It’s grimly amusing how some predictions, outlandish and rather unbelievable when they were made, nevertheless often come true.
I remember high school in the 1960s, when our social studies curriculum predicted a variety of unpleasant outcomes from the growth in our consumer way of life, particularly as part of that expansion simply reflected geometric population increase. At the time, Canada was singing its pride over Montreal’s Expo ’67. Everything was coming up roses.
The movie of the year featured Dustin Hoffman as Benjamin in “The Graduate,” a satire about growing up absurd in southern California in a time of social upheaval. At Ben’s graduation party, a family friend took the young man aside to give him some friendly advice about his economic future. “I have only one word to say to you, Benjamin,” he said. “Plastic!”
He was right in a sense. Plastic certainly turned into a growth industry. A cursory glance around my office turns up: plastic mouse and keyboard, plastic mouse pad, plastic lamp, plastic phone, plastic printer, plastic container for crazy glue, plastic glasses cleaner bottle, plastic binder covers, plastic bags (and on, and on…)
Plastics would be at all problematic if they would break down naturally into the chemicals we wizard humans synthesized them from: carbon, hydrogen, chlorine, nitrogen, oxygen and sulfur. Unfortunately, plastics’ chemical inertness (that makes them so useful as things such as food containers and beverage bottles, keeping the contents more or less sterile) also means that they DON’T break down. They may break into smaller and smaller physical particles, like the plastic beads that made toothpastes more abrasive and shaves smoother, but their chemical constituents remain the same.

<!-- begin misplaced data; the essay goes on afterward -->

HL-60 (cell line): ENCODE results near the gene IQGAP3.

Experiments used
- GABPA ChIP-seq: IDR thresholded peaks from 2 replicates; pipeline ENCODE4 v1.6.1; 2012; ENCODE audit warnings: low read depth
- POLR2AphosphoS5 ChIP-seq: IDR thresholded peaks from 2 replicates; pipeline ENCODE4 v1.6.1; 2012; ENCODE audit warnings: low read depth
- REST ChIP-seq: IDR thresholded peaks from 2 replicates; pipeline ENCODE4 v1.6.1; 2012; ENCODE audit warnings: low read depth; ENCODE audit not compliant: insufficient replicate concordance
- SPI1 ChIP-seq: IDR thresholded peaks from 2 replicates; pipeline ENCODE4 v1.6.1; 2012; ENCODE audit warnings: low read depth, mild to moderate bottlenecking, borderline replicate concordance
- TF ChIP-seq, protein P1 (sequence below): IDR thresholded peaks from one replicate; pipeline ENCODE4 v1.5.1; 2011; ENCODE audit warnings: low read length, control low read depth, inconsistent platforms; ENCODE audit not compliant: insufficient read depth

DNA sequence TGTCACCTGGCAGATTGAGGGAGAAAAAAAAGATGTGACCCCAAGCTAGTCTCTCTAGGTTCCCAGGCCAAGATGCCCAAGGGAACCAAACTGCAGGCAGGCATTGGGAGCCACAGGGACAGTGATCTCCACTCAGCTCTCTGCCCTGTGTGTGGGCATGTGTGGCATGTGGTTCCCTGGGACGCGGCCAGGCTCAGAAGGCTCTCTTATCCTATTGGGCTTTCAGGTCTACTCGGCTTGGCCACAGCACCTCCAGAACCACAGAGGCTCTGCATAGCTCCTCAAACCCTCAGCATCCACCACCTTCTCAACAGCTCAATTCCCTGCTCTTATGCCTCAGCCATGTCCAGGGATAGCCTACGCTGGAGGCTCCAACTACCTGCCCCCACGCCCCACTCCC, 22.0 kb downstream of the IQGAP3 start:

Some plastics are weakened by ultraviolet light, the wavelength of sunlight that gives us sunburn. Thus, plastic garbage in the ocean (lost buoys, waste packaging, and so on) that is thus weakened gets bashed into smaller and smaller pieces by the action of the roiling seawater until it becomes actually microscopic.
In unpolluted seawater, when zooplankton consume phytoplankton, the phytoplankton release an aromatic chemical called DMS. Seabirds use this smell to home in on the fish they eat (where there are plankton feeding, there are usually fish). An unfortunate chemical accident is the fact that plastics being sloshed around in seawater release DMS, as well. Thus, plastic pollution smells like fish to seabirds, and the millions of seabirds gobble up plastic in quantities sufficient to kill them by the tens of thousands. Seabird populations have dropped by about 2/3 since 1960.
Fish also swallow plastic detritus because it looks and behaves much like the plankton and miniscule sea beings that they normally eat. Although research details are not definitive as yet, microplastic that we consume in the seafood we eat may be attracting other chemical toxins such as heavy metals. A recent article in England’s Independent quotes estimates of top European shellfish consumers taking in up to 11,000 microplastic pieces a year.
Greenpeace estimates that we’re adding about eight million tons of plastic a year to the oceans, another unintentional, out-of-control experiment on the planet. Getting this pollution under control is going to take a lot of work.